Adult support of bullied LGB youths tied to fewer suicide attempts

Bullied lesbian, gay and bisexual high school students are less likely to fight and attempt suicide when they feel connected to an adult at school, suggests a new study.

Bullied lesbian, gay and bisexual high school students are less likely to fight and attempt suicide when they feel connected to an adult at school, suggests a new study.

Helping these lesbian, gay and bisexual (LGB) kids develop meaningful connections with adults at school could minimize the negative impacts of cyber and school bullying, researchers say.

“The findings of our study highlight the difference teachers can make in the lives of LGB (and transgender) youth who are victims of bullying,” said Jeffrey Duong, the study’s lead author from the John Hopkins Bloomberg School of Public health in Baltimore.

Duong co-authored the paper with Catherine Bradshaw, who is an associate dean at the Curry School of Education at the University of Virginia in Charlottesville.

“Simple gestures such as reaching out to sexual minority youth who might have been victimized, and developing meaningful and supportive connections with them, might buffer them from the consequences of bullying,” Duong told Reuters Health in an email.

Duong and Bradshaw examined information from 951 self-identified LGB high school students who completed the New York City Youth Risk Behavioral Survey during the fall of 2009.

Overall, 72 percent said they were not bullied. About 8 percent said they were bullied in school, about 10 percent were bullied online and about 10 percent were being bullied both in school and online.

The researchers report that the kids’ risks for being involved in a fight and attempting suicide tended to increased with the amount they were bullied.

For example, about 72 percent of those who reported being bullied online and in school engaged in a physical fight, compared to about 36 percent of kids who said they were not bullied.

Additionally, about 44 percent of students who reported being bullied both online and in school reported suicide attempts, compared to about 20 percent of kids who weren’t bullied.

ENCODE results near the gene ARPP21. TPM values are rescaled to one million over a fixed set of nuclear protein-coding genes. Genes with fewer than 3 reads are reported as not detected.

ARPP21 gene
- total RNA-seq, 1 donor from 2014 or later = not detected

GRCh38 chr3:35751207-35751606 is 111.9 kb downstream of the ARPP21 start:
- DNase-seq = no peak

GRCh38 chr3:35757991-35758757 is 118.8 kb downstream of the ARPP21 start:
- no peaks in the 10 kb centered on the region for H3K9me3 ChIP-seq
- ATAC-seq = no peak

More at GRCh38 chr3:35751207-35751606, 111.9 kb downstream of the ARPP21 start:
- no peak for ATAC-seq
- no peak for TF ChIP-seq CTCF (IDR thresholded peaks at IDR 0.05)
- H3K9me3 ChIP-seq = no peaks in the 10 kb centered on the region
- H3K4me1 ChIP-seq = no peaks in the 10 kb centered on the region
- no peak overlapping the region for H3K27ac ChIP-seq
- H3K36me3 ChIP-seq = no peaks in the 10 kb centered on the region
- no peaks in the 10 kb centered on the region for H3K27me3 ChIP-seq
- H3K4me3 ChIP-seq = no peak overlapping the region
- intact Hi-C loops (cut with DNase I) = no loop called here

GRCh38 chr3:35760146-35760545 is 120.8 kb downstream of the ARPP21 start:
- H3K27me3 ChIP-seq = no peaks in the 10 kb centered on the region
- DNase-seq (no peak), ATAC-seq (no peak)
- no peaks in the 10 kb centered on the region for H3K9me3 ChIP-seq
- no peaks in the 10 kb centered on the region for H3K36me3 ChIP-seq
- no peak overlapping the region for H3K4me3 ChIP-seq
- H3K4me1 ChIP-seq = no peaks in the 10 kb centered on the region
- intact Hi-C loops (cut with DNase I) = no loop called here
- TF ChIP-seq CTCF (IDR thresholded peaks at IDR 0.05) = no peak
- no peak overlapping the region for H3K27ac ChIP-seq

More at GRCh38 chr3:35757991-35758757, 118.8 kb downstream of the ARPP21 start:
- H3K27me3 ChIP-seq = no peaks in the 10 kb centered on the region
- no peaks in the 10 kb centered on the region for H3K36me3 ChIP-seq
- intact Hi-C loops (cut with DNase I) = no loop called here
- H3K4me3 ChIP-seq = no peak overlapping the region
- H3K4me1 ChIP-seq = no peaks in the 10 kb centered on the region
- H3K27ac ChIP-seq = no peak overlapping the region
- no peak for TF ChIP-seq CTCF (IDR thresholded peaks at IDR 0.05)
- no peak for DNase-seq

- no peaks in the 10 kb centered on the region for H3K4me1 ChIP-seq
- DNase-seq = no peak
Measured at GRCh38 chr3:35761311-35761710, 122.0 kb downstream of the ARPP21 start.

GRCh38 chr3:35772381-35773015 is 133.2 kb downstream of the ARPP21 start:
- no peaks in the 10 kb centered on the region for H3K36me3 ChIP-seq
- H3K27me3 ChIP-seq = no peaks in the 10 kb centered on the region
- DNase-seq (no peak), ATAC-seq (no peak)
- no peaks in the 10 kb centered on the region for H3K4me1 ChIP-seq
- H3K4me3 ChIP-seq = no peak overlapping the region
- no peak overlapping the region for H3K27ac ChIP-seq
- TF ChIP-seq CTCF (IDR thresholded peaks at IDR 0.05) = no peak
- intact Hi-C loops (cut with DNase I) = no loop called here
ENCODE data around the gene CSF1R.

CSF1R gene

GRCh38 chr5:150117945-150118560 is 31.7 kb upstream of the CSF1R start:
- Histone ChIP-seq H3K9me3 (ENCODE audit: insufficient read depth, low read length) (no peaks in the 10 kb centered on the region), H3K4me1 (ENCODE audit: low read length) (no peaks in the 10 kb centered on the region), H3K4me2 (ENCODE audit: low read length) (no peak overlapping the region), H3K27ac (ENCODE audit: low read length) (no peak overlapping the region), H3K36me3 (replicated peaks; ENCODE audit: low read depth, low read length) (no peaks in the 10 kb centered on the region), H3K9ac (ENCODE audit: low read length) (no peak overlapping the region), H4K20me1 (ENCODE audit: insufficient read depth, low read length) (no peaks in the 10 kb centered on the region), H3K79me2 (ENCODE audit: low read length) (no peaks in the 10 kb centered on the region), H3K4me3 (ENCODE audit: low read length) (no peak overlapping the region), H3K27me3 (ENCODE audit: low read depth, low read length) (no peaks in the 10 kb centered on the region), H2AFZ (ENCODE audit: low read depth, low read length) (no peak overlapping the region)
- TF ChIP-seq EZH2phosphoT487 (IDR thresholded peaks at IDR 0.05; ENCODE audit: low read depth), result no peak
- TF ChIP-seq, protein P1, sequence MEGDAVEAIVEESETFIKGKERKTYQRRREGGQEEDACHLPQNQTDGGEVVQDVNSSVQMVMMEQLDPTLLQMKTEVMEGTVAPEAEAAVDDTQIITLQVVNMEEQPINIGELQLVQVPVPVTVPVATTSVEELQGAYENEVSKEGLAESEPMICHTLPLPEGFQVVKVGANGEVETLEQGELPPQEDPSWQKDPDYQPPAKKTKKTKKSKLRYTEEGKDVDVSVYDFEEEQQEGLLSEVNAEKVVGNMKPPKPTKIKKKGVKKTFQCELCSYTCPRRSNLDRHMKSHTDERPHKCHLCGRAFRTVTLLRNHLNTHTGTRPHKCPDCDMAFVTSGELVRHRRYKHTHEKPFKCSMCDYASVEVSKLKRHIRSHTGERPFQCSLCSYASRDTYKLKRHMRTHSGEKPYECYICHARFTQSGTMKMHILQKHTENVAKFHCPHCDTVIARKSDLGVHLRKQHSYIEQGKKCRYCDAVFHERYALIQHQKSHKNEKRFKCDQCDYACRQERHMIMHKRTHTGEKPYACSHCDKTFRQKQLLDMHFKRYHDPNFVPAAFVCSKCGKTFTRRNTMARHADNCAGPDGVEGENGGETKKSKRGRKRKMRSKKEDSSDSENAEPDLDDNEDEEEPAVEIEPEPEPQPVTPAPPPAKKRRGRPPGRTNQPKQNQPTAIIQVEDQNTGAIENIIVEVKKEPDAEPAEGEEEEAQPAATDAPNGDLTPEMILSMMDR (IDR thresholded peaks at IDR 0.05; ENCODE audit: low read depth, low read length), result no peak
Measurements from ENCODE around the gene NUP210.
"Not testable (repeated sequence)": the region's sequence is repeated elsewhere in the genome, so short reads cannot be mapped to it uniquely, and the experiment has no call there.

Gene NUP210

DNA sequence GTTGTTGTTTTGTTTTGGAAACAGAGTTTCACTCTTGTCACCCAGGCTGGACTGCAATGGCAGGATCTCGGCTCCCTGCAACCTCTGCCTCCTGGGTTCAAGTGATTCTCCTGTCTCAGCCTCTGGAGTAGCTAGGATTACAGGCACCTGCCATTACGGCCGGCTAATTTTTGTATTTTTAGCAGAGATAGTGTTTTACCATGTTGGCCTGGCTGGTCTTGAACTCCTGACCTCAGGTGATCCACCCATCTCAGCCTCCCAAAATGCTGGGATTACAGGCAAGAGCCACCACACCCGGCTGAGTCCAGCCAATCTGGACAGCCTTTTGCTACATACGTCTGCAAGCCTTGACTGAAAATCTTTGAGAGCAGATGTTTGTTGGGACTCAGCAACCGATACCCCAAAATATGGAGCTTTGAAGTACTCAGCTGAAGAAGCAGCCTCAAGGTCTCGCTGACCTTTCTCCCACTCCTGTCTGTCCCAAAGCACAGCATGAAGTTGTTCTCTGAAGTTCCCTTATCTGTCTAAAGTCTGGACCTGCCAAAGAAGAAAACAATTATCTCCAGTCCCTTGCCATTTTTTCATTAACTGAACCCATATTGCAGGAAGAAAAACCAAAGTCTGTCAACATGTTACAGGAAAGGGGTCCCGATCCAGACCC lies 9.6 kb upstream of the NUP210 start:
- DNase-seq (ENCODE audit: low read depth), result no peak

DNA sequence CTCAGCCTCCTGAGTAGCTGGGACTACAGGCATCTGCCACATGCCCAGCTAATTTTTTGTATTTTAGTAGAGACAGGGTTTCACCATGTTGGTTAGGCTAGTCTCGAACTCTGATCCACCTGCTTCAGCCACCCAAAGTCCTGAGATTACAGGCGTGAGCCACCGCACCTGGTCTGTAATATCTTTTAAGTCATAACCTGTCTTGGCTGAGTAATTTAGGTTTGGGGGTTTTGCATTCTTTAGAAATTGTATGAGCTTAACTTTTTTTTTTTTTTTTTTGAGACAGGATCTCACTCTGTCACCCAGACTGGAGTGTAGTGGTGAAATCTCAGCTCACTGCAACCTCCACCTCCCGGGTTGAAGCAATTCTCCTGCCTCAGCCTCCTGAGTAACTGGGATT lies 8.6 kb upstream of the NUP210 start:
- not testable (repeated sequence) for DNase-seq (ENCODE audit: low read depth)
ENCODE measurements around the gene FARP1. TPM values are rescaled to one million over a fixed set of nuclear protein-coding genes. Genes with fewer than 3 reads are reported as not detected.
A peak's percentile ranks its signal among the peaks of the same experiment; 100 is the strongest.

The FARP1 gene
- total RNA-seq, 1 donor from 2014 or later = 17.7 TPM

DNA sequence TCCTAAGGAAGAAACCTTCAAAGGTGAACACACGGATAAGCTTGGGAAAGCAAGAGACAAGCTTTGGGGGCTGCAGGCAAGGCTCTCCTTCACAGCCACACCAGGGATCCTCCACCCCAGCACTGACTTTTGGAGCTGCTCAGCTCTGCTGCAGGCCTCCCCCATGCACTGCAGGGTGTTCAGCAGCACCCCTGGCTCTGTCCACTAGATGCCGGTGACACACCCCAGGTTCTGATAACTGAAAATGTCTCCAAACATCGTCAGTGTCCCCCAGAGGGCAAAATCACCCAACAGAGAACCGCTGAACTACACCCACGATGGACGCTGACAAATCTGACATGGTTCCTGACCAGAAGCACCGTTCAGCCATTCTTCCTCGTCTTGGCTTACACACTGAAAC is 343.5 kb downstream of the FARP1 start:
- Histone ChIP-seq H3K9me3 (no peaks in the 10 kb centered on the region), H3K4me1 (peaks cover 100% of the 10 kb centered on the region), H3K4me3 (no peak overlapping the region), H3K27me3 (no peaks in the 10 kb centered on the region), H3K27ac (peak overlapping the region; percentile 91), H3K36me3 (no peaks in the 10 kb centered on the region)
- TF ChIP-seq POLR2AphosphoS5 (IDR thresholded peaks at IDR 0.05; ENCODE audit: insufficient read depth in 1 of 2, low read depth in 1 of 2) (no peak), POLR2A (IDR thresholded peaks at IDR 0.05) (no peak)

The researchers found, however, that students who didn’t feel a connection to an adult were more likely to fight and attempt suicide if they were also bullied, compared to those who weren’t bullied.

In contrast, those who were bullied and felt a connection with an adult at school were no more likely to fight or attempt suicide than students who weren’t bullied.

“The combination of victimization and not having an adult to confide in at school related to the worst outcomes,” Frank J. Elgar told Reuters Health in an email. “But having that support nullified the effect.”

Elgar, who wasn’t involved with the new study, is a researcher with the Institute for Health and Social Policy at McGill University in Montreal.

He said the message for adults is to support youths who are in the sexual minority. Adult support is only a piece of the defense against fighting and suicide attempts, however.

“This study does not suggest that teachers alone can inoculate students from such experiences - instead, these findings add to a growing body of evidence that support calls for integrated approaches to bullying prevention focusing on empathy and healthy relationships,” Elgar said.

Duong said that clubs such as gay-straight alliances have played an integral role in creating safer environments in schools. He added that parents can make their children feel safe by being present and listening to their concerns

“For those parents who might have kids who are victims of bullying, showing support and fostering connectedness such that their child can feel safe to come to them for help is critical for these youth,” Duong said.

“It's also very important for parents to remind children that bullying is not their fault,” he said, adding that many parents think bullying is just part of growing up.

Duong said it’s also important for parents to know that youth who are bullied might not always seek help. In those cases, it’s important to know the signs of bullying, such as lack of interest in going to school, decreases in academic performance or changes in mood.

He said is an excellent resource for help.

The study was published online in the Journal of School Health in late August but wasn't released to the public until early this month.